|Name||No||Yard No||Builder||Laid down||Launched||Comp||Fate|
|吹雪 [Fubuki] (ex-第35駆逐艦 [35-go])||Maizuru K K||6/1926||15.11.1927||8.1928||sunk 11.10.1942|
|東雲 [Shinonome] (ex-第36駆逐艦 [36-go])||Sasebo K K||8/1926||26.11.1927||7/1928||sunk 18.12.1941|
|薄雲 [Usugumo] (ex-第37駆逐艦 [37-go])||Ishikawajima, Tokyo||10/1926||26.12.1927||7.1928||sunk 7.7.1944|
|白雲 [Shirakumo] (ex-第38駆逐艦 [38-go])||Fujinagata, Osaka||10/1926||27.12.1927||7/1928||sunk 16.3.1944|
|磯波 [Isonami] (ex-第39駆逐艦 [39-go])||Uraga, Tokyo||10/1926||24.11.1927||6.1928||sunk 9.4.1943|
|白雪 [Shirayuki] (ex-第40駆逐艦 [40-go])||Yokohama Co, Yokohama||3/1927||20.3.1928||12.1928||sunk 3.3.1943|
|初雪 [Hatsuyuki] (ex-第41駆逐艦 [41-go])||Maizuru K K||4/1927||29.9.1927||3.1929||sunk 17.7.1943|
|深雪 [Miyuki] (ex-第42駆逐艦 [42-go])||Uraga, Tokyo||4/1927||26.6.1928||6.1929||collision 29.6.1934|
|叢雲 [Murakumo] (ex-第43駆逐艦 [43-go])||Fujinagata, Osaka||4/1927||27.9.1927||5/1928||sunk 12.10.1942|
|浦波 [Uranami] (ex-第44駆逐艦 [44-go])||Sasebo K K||4/1927||29.11.1928||6.1929||sunk 26.10.1944|
|敷波 [Shikinami] (ex-第45駆逐艦 [45-go])||Maizuru K K||7/1928||22.6.1929||12.1929||sunk 12.9.1944|
|綾波 [Ayanami] (ex-第46駆逐艦 [46-go])||Fujinagata, Osaka||1/1928||5.10.1929||4.1930||sunk 15.11.1942|
|朝霧 [Asagiri]||Sasebo K K||12/1928||18.11.1929||6.1930||sunk 28.8.1942|
|狭霧 [Sagiri]||Uraga, Tokyo||3/1929||23.12.1929||1.1931||sunk 24.12.1941|
|夕霧 [Yugiri]||Maizuru K K||4/1929||12.5.1930||12.1930||sunk 25.11.1943|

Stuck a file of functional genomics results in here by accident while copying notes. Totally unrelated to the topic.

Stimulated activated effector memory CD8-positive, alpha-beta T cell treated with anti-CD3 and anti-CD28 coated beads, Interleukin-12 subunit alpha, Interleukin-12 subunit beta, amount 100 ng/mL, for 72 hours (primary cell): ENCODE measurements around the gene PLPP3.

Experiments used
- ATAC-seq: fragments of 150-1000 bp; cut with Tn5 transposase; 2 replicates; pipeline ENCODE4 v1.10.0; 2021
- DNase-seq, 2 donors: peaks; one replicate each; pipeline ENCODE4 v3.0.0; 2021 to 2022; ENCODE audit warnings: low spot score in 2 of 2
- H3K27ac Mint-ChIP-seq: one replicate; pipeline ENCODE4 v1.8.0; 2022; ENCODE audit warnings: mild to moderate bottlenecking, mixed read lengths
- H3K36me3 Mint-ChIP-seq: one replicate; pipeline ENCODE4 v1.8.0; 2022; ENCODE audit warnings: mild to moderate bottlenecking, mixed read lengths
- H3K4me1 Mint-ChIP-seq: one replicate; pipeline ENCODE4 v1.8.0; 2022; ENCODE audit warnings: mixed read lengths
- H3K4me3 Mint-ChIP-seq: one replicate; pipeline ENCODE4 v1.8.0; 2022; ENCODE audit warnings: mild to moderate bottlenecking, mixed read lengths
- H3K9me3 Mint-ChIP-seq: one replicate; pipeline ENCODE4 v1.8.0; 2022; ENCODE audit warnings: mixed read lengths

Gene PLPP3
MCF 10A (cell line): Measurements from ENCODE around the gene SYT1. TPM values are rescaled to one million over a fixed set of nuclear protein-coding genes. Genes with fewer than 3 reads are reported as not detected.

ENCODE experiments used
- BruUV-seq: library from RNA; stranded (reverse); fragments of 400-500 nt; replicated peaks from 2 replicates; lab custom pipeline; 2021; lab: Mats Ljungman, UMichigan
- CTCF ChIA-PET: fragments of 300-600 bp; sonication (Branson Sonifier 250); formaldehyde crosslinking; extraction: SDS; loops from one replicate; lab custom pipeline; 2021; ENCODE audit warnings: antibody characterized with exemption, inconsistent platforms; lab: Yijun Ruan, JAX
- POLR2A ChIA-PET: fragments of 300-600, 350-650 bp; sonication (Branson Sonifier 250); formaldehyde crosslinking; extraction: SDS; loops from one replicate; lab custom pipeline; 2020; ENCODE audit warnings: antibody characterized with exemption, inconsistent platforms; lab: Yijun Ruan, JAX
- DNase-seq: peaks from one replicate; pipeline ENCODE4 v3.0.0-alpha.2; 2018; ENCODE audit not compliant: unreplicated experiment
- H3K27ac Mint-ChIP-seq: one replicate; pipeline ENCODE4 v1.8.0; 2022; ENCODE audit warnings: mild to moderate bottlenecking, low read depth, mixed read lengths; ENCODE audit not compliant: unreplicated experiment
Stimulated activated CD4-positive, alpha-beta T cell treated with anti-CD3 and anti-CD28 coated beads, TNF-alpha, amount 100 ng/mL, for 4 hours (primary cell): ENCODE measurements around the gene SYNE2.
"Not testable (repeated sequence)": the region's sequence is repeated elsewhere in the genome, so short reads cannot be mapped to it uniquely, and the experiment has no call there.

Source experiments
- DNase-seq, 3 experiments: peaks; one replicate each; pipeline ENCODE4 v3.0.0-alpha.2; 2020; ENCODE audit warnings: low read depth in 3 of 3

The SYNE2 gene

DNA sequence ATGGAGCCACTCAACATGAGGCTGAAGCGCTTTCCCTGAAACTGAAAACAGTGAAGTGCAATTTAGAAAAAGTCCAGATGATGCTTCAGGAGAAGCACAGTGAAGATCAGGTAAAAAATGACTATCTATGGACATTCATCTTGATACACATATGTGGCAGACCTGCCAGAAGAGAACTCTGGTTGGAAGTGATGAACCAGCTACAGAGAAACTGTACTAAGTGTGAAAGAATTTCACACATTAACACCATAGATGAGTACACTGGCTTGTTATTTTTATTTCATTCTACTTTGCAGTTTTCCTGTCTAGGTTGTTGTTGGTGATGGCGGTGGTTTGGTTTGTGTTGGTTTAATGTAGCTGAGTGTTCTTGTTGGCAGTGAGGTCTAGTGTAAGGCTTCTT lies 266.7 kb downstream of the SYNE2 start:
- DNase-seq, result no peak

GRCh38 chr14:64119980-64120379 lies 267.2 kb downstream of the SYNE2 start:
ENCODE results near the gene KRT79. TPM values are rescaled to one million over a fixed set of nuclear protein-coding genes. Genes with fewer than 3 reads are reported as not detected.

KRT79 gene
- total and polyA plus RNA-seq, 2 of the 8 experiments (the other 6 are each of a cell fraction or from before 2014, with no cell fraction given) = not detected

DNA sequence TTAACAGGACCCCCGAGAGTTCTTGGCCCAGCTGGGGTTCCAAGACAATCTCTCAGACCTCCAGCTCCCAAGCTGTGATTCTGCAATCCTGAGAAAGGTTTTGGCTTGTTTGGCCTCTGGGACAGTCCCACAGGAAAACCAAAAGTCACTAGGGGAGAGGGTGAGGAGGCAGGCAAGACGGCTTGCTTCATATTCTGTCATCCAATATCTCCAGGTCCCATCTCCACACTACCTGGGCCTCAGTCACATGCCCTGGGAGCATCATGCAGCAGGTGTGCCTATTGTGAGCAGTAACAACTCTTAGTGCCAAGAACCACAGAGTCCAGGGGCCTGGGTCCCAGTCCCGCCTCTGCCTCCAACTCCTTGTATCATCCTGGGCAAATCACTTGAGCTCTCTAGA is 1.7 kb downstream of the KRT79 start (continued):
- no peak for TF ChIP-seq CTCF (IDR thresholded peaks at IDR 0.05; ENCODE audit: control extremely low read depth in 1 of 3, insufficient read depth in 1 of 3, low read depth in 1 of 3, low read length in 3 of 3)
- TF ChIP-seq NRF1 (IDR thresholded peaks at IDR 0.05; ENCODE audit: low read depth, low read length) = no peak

|天霧 [Amagiri]||Ishikawajima, Tokyo||11/1928||27.2.1930||11.1930||sunk 23.4.1944|
|朧 [Oboro]||Sasebo K K||11/1929||8.11.1930||10.1931||sunk 16.10.1942|
|曙 [Akebono]||Fujinagata, Osaka||10/1929||7.11.1930||7.1931||sunk 13.11.1944|
|漣 [Sazanami]||Maizuru K K||2/1930||6.6.1931||5.1932||sunk 14.1.1944|
|潮 [Ushio]||Uraga, Tokyo||12/1929||17.11.1930||11.1931||damaged 14.11.1944, never repaired|
|Displacement standard, t||1750|
|Displacement full, t||
111.9 pp 115.3 wl 118.4 oa
|No of shafts||
2 sets Kampon geared steam turbines, 4 Kampon boilers
|Power, h. p.||
|Max speed, kts||
3 x 2 - 127/50 3-shiki, 2 x 1 - 7.7/80, 3 x 3 - 610 TT (15), 2 DCT (18), 18 mines
The history of creation of Fubuki class destroyers, or "special type" goes back to 1922, in which Japan has signed the Washington agreement according to which IJN can had destroyers with 201600t total displacement. Taking into account that Naval Staff plans provided to have 144 destroyers, standard displacement of each ship was limited by 1400t. This quantity was obviously insufficient for creation of the rigorous design, especially taking into account necessity of increase in a stock of fuel for actions in Pacific ocean at a great distance from bases. Eventually, in the Naval Staff it have decided to compensate a lack of tonnage by quality indicators of separately taken ships, having raised their displacement to 2000t. In October, 1922 there was a technical design of "special type" destroyer, or Toku Gata (2000t, 40kts, 2x2 120mm guns, 76mm AA gun and 6 610mm TT). During designing characteristics have undergone some changes: displacement has decreased to 1900t, 120mm guns have given way to 127mm, there was third triple TT, and speed has raised to 42kts. In April, 1924 design has been submitted to considering in Naval Staff, hence after detailed analysis it have shipped on finishing: designers were offered to lower whenever possible displacement, simultaneously having strengthened artillery, at least and by speed. After entering of corrections and repeated discussion the design (1680t, 35kts, 3x2 127mm guns, 1 76mm AA gun and 2 40mm MGs, 9 610mm TT) have approved in 1926.